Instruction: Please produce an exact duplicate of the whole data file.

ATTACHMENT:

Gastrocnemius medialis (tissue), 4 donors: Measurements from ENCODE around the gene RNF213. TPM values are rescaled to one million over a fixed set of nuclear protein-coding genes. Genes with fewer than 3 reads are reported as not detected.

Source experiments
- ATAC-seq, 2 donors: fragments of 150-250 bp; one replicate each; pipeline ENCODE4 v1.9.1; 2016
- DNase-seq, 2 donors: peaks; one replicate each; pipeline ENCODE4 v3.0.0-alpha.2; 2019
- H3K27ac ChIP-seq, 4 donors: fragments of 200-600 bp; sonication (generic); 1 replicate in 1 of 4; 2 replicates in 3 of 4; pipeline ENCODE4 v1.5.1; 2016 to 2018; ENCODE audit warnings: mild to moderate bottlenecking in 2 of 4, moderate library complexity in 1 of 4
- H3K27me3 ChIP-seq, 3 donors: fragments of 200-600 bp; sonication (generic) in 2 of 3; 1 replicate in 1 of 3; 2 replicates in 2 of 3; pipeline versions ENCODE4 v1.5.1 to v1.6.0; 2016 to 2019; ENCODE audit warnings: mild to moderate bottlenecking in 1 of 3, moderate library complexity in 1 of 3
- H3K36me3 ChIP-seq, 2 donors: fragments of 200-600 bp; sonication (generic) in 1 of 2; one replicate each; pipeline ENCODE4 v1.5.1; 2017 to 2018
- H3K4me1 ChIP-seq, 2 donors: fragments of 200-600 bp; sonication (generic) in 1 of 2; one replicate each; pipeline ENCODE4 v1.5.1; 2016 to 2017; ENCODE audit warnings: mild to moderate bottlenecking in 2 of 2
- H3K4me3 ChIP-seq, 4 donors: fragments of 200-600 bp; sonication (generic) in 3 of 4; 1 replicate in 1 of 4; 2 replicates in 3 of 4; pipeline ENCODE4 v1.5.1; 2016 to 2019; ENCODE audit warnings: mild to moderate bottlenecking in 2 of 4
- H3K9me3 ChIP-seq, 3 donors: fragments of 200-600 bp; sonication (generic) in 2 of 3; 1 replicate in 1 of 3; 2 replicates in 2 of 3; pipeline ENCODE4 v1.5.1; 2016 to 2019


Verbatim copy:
Gastrocnemius medialis (tissue), 4 donors: Measurements from ENCODE around the gene RNF213. TPM values are rescaled to one million over a fixed set of nuclear protein-coding genes. Genes with fewer than 3 reads are reported as not detected.

Source experiments
- ATAC-seq, 2 donors: fragments of 150-250 bp; one replicate each; pipeline ENCODE4 v1.9.1; 2016
- DNase-seq, 2 donors: peaks; one replicate each; pipeline ENCODE4 v3.0.0-alpha.2; 2019
- H3K27ac ChIP-seq, 4 donors: fragments of 200-600 bp; sonication (generic); 1 replicate in 1 of 4; 2 replicates in 3 of 4; pipeline ENCODE4 v1.5.1; 2016 to 2018; ENCODE audit warnings: mild to moderate bottlenecking in 2 of 4, moderate library complexity in 1 of 4
- H3K27me3 ChIP-seq, 3 donors: fragments of 200-600 bp; sonication (generic) in 2 of 3; 1 replicate in 1 of 3; 2 replicates in 2 of 3; pipeline versions ENCODE4 v1.5.1 to v1.6.0; 2016 to 2019; ENCODE audit warnings: mild to moderate bottlenecking in 1 of 3, moderate library complexity in 1 of 3
- H3K36me3 ChIP-seq, 2 donors: fragments of 200-600 bp; sonication (generic) in 1 of 2; one replicate each; pipeline ENCODE4 v1.5.1; 2017 to 2018
- H3K4me1 ChIP-seq, 2 donors: fragments of 200-600 bp; sonication (generic) in 1 of 2; one replicate each; pipeline ENCODE4 v1.5.1; 2016 to 2017; ENCODE audit warnings: mild to moderate bottlenecking in 2 of 2
- H3K4me3 ChIP-seq, 4 donors: fragments of 200-600 bp; sonication (generic) in 3 of 4; 1 replicate in 1 of 4; 2 replicates in 3 of 4; pipeline ENCODE4 v1.5.1; 2016 to 2019; ENCODE audit warnings: mild to moderate bottlenecking in 2 of 4
- H3K9me3 ChIP-seq, 3 donors: fragments of 200-600 bp; sonication (generic) in 2 of 3; 1 replicate in 1 of 3; 2 replicates in 2 of 3; pipeline ENCODE4 v1.5.1; 2016 to 2019